Manufacturers of wireless devices that connect to phones and tablets via companion apps should take note of a recent lawsuit related to mobile app privacy. The suit alleges that Bose, a manufacturer of audio equipment, has violated the Wiretap Act and other state laws by collecting data about the audio files users listen to through headphones that pair with the Bose Connect mobile app. This and other recent litigation makes an example of enterprises that probably should have spent more time discussing security during product development and design.
Mobile app privacy and collecting user data
The Wiretap Act (18 U.S.C. §§ 2510-2522) prohibits the interception and disclosure of “wire, oral, or electronic communication” using any “electronic, mechanical, or other device” except where the act allows for it (e.g., when a communications provider needs to do so to render services). The class action complaint alleges that the Bose Connect app records the contents of electronic communications sent to and from the app, a user’s mobile app, and a user’s Bose headphones.
The plaintiff claims that data collected about a user’s audio selections — music, Podcasts, etc. — can identify that user’s age, political beliefs, religious affiliation, medical conditions, and more. The complaint wants an injunction to stop Bose from collecting, transmitting, and disclosing (to a third party data-mining company) users’ audio selections and seeks damages related to the invasion of users’ privacy and the purchase of associated Bose products.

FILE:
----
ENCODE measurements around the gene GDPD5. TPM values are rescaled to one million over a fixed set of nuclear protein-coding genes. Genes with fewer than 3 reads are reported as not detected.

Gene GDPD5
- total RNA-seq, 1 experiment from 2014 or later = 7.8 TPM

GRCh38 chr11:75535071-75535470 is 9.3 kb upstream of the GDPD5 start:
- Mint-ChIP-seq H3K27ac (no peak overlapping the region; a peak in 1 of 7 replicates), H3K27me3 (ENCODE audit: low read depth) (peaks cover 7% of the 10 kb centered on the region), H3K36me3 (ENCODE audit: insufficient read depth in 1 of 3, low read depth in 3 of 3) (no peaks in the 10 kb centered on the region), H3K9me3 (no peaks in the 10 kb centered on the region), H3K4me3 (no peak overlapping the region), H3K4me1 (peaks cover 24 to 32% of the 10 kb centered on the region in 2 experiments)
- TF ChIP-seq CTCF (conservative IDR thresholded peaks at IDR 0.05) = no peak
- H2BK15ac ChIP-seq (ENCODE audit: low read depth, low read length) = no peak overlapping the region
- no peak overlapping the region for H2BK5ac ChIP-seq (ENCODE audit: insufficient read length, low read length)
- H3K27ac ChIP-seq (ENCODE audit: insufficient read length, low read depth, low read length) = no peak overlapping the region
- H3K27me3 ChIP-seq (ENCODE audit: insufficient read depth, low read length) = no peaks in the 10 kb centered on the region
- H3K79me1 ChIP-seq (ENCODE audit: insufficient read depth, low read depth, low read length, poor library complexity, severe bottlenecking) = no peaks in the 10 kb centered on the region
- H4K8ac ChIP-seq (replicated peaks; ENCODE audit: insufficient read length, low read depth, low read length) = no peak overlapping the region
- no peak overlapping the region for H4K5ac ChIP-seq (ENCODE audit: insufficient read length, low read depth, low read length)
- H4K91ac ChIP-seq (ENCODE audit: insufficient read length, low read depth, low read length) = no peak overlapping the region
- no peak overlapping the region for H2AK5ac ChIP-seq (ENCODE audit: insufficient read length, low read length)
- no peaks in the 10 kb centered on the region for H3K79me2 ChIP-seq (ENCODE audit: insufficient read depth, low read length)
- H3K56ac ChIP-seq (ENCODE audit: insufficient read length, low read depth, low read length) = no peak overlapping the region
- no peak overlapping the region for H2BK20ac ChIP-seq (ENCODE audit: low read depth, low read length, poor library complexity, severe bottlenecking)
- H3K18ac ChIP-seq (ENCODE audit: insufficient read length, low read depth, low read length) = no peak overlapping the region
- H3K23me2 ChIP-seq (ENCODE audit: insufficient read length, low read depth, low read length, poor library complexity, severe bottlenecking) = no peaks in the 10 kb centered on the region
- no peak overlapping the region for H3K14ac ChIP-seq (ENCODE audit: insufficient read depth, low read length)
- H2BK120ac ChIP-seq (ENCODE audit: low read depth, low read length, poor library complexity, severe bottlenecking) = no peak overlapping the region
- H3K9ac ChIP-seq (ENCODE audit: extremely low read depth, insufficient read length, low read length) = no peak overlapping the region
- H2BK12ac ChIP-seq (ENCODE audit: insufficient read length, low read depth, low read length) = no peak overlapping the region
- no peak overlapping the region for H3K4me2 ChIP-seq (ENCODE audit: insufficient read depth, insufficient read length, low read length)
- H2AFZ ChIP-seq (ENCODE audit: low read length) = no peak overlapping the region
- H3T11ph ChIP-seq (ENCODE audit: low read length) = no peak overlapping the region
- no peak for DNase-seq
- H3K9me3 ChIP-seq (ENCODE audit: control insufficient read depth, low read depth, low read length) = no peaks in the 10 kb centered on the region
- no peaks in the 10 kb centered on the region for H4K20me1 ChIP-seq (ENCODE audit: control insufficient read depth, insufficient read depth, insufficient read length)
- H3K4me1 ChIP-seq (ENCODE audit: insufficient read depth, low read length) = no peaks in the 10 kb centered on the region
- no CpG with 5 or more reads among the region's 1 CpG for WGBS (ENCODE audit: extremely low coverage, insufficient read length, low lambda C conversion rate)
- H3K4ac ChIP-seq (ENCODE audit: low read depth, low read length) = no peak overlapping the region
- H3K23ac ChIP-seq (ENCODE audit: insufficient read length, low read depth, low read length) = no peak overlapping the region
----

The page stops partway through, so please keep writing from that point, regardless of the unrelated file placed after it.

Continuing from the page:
Those of you familiar with the fact that security flaws afflict a great many mobile apps out there might ask what makes the case of Bose Connect different from any other leaky app. The reason is, it suggests that consumers are feeling more empowered to take action against enterprises they deem negligent in protecting mobile data. The allegations against Bose are just one more example in recent months of consumers, and lawyers, holding accountable companies that potentially violate personal privacy via mobile devices, mobile apps, and paired technology.
We mentioned another suit related to a wireless device and mobile app pairing allegedly violating consumers’ privacy in one of our #MobSec5 mobile security news digests last month. The We-Connect mobile app that connected with We-Vibe massage devices sent user data including date and time of use along with e-mail addresses registered with the app account to company servers without users’ consent.
I don’t think Standard Innovation Corporation, the manufacturer of We-Vibe devices, collected this data with malicious intent — nor do I think Bose did. But in the end, it didn’t matter for Standard Innovation. The settlement will cost the company $3.75 million dollars.
Prioritize mobile app privacy and security in product development